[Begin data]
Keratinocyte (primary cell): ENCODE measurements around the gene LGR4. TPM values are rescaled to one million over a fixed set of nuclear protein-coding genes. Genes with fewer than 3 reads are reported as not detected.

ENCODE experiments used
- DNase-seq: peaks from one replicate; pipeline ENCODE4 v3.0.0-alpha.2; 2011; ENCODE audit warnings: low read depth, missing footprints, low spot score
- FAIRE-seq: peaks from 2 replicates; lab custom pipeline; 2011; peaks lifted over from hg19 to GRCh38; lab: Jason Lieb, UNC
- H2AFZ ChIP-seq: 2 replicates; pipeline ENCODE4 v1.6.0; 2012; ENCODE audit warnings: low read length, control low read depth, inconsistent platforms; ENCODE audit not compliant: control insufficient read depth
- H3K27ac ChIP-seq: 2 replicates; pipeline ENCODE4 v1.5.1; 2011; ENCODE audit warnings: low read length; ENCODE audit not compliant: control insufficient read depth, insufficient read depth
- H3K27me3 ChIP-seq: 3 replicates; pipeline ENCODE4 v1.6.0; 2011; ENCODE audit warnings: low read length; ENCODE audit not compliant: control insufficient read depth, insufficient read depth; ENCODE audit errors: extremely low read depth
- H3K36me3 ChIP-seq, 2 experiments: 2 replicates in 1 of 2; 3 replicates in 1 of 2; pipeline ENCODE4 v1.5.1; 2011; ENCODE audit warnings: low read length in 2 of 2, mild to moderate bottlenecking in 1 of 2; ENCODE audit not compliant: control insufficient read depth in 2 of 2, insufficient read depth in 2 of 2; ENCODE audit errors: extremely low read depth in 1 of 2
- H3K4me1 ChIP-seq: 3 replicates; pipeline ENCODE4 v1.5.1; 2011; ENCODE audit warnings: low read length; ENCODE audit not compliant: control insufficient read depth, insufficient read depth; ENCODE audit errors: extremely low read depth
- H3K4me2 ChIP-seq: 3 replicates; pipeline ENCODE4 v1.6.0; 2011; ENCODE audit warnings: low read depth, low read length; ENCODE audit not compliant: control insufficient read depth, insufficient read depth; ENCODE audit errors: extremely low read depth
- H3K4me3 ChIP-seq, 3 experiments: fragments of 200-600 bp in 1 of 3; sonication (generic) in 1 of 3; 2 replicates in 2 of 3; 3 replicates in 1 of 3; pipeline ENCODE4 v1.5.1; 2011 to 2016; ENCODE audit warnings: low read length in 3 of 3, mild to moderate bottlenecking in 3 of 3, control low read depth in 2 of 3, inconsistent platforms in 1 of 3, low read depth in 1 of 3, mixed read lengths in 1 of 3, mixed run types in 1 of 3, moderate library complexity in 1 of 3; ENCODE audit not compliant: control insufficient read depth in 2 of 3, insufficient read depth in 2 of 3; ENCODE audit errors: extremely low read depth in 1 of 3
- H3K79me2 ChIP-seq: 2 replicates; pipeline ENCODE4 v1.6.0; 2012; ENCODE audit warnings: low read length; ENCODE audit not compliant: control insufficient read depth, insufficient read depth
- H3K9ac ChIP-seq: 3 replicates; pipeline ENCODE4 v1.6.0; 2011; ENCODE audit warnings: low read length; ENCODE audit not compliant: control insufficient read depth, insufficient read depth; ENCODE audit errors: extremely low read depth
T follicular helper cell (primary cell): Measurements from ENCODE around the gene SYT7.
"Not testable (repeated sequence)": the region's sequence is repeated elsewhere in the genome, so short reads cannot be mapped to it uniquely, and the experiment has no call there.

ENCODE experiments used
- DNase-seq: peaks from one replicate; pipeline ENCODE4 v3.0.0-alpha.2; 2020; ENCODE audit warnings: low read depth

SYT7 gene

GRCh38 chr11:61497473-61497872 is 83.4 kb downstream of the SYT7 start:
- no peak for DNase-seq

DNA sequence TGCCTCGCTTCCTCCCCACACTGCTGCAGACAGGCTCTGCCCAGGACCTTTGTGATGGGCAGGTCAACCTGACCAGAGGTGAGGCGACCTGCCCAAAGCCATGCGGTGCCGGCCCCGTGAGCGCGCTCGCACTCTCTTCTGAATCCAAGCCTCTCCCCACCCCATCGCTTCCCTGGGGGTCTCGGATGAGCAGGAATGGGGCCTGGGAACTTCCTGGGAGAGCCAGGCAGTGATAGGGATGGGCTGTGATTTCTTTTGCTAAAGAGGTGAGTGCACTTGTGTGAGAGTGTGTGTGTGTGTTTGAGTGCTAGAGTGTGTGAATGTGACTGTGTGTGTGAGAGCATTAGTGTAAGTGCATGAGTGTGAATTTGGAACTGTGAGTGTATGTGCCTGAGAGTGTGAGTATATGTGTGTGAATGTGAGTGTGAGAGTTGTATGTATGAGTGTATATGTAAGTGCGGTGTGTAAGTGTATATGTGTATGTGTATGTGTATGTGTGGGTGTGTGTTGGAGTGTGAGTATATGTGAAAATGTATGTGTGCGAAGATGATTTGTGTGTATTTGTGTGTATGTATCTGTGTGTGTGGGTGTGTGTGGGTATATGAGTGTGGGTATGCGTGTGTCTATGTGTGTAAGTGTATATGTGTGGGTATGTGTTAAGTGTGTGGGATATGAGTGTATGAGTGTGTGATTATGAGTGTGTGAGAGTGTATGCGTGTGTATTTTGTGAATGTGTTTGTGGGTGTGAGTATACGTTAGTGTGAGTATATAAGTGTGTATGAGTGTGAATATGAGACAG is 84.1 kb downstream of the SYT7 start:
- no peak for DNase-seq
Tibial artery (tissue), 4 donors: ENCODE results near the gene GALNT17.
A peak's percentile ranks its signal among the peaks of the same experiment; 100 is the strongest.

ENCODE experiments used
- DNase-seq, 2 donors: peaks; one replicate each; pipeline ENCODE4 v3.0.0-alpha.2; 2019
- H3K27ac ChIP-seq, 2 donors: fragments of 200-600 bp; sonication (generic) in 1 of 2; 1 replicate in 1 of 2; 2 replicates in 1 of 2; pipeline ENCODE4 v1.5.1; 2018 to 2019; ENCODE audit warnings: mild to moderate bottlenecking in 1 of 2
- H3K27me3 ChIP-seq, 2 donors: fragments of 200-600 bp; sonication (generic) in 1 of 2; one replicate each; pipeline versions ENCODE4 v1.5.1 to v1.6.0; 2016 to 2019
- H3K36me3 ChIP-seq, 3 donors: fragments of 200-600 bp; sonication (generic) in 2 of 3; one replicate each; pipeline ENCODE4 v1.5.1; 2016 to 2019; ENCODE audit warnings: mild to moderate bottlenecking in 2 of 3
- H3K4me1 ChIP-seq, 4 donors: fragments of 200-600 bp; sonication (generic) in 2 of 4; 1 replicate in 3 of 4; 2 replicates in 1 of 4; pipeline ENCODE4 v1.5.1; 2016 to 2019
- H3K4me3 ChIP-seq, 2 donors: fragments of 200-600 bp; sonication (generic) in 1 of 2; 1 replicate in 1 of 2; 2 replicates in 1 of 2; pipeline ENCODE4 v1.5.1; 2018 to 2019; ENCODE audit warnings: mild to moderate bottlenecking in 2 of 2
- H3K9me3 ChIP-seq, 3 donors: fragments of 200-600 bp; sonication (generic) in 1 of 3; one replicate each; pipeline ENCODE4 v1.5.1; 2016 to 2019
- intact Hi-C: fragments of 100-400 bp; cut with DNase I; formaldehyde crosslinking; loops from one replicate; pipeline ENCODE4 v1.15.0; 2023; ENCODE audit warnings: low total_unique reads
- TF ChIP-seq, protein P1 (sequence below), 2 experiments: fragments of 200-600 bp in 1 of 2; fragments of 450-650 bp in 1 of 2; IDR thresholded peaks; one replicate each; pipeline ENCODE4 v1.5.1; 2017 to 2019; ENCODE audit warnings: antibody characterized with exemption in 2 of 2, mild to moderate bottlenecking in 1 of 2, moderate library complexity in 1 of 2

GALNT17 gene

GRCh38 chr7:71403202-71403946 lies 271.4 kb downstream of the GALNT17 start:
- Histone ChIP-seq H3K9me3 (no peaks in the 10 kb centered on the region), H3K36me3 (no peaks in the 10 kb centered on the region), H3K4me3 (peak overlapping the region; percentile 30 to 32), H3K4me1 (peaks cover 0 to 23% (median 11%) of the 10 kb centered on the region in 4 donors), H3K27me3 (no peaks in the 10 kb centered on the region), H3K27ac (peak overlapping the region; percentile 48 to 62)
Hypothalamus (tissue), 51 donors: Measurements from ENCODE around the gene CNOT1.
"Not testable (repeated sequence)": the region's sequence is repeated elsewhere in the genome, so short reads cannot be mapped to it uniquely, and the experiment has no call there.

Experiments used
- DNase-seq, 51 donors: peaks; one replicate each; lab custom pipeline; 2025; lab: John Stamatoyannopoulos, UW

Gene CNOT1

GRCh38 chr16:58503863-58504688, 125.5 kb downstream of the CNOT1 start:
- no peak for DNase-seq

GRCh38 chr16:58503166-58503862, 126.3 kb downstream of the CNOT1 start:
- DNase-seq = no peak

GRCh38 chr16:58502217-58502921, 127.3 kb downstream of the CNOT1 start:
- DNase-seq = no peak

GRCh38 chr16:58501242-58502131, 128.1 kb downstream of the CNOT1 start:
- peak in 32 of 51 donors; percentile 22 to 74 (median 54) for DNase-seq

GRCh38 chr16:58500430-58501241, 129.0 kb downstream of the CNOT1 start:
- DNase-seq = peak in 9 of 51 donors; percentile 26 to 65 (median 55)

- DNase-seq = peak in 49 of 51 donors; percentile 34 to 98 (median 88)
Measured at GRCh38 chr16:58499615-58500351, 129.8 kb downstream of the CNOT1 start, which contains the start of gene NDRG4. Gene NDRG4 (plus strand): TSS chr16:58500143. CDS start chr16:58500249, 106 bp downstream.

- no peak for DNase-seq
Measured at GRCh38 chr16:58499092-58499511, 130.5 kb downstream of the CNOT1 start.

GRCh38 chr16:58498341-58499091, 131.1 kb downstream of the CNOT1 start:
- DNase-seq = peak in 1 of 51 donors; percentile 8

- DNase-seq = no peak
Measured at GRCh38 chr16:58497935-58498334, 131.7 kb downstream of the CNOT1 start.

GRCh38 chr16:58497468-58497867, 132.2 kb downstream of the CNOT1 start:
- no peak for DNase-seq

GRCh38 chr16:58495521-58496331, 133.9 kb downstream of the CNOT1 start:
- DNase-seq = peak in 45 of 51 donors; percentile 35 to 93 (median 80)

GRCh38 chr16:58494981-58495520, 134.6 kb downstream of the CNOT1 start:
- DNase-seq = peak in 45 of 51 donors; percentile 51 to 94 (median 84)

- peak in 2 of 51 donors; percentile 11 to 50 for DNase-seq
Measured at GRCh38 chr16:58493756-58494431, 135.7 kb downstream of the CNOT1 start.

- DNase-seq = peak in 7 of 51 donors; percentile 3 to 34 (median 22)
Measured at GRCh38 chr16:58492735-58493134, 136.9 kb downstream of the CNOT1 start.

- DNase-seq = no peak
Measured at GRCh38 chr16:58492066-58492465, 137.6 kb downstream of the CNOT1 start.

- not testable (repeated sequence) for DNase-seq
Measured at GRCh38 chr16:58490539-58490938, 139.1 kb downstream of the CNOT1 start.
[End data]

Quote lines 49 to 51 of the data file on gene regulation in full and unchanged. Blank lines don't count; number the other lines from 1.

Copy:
GRCh38 chr16:58501242-58502131, 128.1 kb downstream of the CNOT1 start:
- peak in 32 of 51 donors; percentile 22 to 74 (median 54) for DNase-seq

GRCh38 chr16:58500430-58501241, 129.0 kb downstream of the CNOT1 start: